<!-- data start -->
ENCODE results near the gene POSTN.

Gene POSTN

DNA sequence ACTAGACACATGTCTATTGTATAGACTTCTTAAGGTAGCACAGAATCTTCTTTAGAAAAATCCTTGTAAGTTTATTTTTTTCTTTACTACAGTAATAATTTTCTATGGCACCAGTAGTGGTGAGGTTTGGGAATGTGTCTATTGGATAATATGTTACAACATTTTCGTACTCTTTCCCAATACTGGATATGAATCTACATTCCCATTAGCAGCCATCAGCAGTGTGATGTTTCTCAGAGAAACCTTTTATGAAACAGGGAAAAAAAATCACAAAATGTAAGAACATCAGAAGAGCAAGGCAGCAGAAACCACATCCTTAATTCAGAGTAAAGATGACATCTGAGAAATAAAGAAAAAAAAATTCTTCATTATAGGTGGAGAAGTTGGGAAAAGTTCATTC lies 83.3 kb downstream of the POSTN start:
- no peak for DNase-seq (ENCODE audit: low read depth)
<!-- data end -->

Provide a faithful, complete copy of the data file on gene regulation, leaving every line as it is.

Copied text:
ENCODE results near the gene POSTN.

Gene POSTN

DNA sequence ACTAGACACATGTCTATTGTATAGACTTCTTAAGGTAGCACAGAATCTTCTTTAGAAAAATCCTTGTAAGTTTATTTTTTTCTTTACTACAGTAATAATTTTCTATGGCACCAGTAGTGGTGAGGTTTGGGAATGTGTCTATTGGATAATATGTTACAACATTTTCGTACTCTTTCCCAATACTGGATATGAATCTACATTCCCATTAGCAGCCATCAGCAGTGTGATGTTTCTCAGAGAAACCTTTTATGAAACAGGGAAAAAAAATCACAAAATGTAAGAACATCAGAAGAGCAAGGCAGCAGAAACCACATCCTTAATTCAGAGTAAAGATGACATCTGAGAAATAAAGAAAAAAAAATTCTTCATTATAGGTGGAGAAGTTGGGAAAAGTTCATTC lies 83.3 kb downstream of the POSTN start:
- no peak for DNase-seq (ENCODE audit: low read depth)